Many years ago, in the late ‘90s, three professors and I met with the undergraduate dean at Emory University to discuss a Great Books proposal. Steven Kautz, a political scientist, led the effort, and Elizabeth Fox-Genovese, Harvey Klehr, and I backed him up. The idea was to build a Great Books track within the undergraduate curriculum whereby if a student took enough approved courses, he could add a certificate to his record. Kautz had lined up funding for the program and promises of cooperation from (to that point) three or four departments.
The dean was cautious. He wasn’t really a humanities guy, and none of us knew him well. Soon afterward, in fact, he left Emory to become head of the Bronx Zoo. Without his approval, though, we couldn’t move forward. He listened to Kautz’s pitch without any show of enthusiasm, simply nodding and posing a logistical query now and then. When Kautz finished, he finally made a substantive suggestion: drop the “Great Books” label.
The Sound of Superiority
He didn’t like the term. I recall him saying something about “Great Books” sounding superior or combative. Professor Kautz didn’t waver on the title, but he didn’t make much of an issue out of it, either. The suggestion trailed off, and we left the dean’s office without any determination one way or the other. As I think back on it now, I can’t conceive of anything we might have said after he offered his criticism that would have gotten past it and left our vision of the program intact. Obviously, we were there because we wanted a mini-curriculum of traditional, Western Civ works available for students interested in that kind of material.
Like everyone everywhere else, we had seen the core of liberal education erode as multiculturalism spread through the professorate and as “education” types called for more student choice in the general requirements for the bachelor’s degree. A policy that allowed a student to take a course on contemporary fiction instead of one on The Odyssey disgusted us. To object to “Great Books” was to ask us to drop our basic philosophy of teaching.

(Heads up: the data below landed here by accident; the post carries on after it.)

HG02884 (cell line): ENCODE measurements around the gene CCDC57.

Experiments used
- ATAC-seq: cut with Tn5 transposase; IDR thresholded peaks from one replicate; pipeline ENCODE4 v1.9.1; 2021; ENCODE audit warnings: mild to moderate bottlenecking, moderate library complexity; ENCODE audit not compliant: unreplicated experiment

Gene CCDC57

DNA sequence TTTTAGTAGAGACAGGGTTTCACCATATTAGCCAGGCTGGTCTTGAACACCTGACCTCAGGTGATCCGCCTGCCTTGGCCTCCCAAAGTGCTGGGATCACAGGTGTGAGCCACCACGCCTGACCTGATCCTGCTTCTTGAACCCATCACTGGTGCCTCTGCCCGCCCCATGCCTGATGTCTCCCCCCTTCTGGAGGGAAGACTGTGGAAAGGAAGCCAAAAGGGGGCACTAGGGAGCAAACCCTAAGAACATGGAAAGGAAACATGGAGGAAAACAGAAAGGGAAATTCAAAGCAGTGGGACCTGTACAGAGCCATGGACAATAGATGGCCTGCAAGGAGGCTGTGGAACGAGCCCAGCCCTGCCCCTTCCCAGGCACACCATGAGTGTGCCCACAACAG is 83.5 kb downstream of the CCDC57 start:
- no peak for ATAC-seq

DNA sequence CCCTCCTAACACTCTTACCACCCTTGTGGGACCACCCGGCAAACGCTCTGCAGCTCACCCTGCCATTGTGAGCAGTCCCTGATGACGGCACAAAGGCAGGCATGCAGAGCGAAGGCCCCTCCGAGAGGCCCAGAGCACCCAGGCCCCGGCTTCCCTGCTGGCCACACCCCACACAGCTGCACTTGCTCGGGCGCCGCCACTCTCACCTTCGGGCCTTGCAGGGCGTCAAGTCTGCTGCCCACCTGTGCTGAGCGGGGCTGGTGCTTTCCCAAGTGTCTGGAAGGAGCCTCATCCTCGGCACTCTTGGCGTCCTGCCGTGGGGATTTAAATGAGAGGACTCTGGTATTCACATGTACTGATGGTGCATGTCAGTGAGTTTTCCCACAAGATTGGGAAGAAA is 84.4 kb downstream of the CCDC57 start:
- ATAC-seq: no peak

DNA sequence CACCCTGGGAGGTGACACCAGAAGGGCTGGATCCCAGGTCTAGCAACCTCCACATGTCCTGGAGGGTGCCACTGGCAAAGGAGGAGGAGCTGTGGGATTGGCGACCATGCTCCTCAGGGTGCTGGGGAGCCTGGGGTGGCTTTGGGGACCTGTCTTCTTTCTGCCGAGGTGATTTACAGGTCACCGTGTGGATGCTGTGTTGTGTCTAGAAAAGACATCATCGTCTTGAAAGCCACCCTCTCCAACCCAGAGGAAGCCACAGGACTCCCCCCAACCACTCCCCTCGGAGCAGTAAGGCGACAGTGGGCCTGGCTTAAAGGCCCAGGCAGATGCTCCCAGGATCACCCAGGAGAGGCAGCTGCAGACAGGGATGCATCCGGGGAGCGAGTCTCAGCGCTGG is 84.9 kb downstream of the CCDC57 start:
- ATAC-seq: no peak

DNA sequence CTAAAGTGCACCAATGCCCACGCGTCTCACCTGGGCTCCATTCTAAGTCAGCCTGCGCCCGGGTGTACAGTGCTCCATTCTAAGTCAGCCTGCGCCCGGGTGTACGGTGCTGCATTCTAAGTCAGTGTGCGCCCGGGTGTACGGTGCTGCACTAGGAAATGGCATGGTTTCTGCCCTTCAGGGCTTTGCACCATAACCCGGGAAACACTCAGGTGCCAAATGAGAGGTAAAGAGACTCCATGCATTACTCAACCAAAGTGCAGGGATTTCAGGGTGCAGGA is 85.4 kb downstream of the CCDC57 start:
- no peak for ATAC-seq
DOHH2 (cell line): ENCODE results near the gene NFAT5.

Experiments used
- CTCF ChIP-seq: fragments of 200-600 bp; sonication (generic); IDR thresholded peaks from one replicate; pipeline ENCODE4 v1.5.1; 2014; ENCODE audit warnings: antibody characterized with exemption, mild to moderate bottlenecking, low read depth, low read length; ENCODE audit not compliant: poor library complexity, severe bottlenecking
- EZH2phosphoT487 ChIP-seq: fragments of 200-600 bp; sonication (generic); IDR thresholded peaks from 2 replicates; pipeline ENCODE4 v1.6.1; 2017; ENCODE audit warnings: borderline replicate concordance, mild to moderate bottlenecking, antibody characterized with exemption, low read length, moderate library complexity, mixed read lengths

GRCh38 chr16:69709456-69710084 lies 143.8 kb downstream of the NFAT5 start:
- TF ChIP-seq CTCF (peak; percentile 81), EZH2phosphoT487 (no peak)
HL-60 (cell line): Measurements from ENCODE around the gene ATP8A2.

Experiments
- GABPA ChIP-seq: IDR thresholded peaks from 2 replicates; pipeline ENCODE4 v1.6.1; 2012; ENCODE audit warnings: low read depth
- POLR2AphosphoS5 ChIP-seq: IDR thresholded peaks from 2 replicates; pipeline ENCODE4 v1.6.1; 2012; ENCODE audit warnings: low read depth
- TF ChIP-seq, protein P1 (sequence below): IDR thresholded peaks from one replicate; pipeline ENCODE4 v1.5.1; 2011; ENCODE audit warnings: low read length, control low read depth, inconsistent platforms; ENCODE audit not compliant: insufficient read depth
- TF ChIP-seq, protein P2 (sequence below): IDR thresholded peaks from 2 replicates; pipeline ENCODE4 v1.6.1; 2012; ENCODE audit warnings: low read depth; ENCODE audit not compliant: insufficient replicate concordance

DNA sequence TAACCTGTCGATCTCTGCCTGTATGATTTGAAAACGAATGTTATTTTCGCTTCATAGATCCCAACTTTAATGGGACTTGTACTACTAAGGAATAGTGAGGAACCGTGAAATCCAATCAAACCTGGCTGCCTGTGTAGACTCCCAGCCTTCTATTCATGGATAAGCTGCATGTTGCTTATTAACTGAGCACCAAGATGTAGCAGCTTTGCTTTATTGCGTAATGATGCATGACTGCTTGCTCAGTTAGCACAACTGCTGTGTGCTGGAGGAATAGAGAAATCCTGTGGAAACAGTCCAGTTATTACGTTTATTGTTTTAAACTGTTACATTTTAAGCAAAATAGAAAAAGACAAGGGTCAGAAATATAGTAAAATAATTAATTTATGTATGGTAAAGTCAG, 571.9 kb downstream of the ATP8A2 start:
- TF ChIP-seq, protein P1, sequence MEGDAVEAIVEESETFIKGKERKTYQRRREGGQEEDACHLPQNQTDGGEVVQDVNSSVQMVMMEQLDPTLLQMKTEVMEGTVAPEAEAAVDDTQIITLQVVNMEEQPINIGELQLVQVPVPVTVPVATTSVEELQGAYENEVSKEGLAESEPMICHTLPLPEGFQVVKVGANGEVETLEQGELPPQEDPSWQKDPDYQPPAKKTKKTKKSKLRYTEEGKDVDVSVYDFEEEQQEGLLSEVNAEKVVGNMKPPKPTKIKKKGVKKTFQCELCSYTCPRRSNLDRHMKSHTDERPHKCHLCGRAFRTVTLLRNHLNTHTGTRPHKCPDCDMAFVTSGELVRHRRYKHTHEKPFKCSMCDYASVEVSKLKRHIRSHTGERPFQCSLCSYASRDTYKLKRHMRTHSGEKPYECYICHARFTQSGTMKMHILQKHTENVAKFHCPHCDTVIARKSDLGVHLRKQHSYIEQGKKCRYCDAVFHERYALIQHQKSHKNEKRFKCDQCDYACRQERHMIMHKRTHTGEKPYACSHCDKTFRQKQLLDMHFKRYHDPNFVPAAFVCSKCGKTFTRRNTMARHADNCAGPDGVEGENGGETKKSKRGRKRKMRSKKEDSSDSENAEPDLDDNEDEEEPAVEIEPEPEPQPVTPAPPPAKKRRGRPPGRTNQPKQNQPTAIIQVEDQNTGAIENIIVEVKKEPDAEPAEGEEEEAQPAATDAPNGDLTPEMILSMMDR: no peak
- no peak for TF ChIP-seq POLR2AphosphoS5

Perhaps that was his intent. A clever bureaucrat doesn’t kill an initiative by beheading it. He goes after a big toe, a small-seeming request or inquest that, in fact, disables the whole project or discourages the leaders of it.
But if that was the case, the resistance didn’t make much sense. After Western Civilization had suffered such a resounding defeat over the course of the 80s and 90s, it seemed bizarre or paranoid for anyone to worry about a tiny re-institutionalization of it. The modesty of our ambitions, which would only touch, most likely, 50 or so students per year, made the anxiety over the very name “Great Books” clearly overdone.
Nothing came of the proposal. Professor Kurtz left Emory awhile later and, I presume, took his idea and funding with him. I never spoke to him about it, but I’m sure the tepid, quibbling response to his initiative spurred him to search the job market for more congenial climes. He should have known better, though, and so should we. As anyone who has attempted such a program has seen, resistance on the part of campus leftists to small and non-competitive projects with a traditionalist flavor is a common occurrence. You must tread carefully to establish something that might smack of reactionary motives, even one that will be beneficial for all and won’t impinge on others’ turf. People are quick to express mistrust and worse.
The dean understood that, and his misgivings should have given us that lesson in resistance. But we could learn it only by not taking his words in earnest. He wasn’t speaking for himself. He was anticipating the reception of the initiative by our colleagues. Administrators, you see, are not the problem (Emory’s leadership has been quite helpful with conservative-oriented programs in recent years). It’s the other professors who don’t want to let it happen, no matter how unambitious the effort. A few weeks later, one of my closest friends at the time, an art historian who was gay and had close ties to Women’s Studies professors (I was still voting Democratic back then), told me that he’d heard Betsy Fox-Genovese was trying to push some conservative program under the radar. “Conservative” here meant “vile.”
The Moral Frame of Victimhood
The professors act this way because they are suffused with ressentiment. Ressentiment is, of course, Nietzsche’s term for a certain state of mind, or rather, a condition of being. He liked the French word because it signified a deeper psychology than the German (and English) equivalent does. Ressentiment is the attitude of slave morality, Nietzsche wrote, the moral formation of one who feels rage and envy but hasn’t the strength or courage to act upon them. A man of ressentiment knows and resents his own weakness and mediocrity, and he hates the sight of greatness, which only reminds the lesser party of his own inferiority. And so he fashions a new moral system whereby victimhood becomes a high badge, suspicion signifies a sensitive eye for justice, and group denunciation of lone dissenters is the surest path to virtue.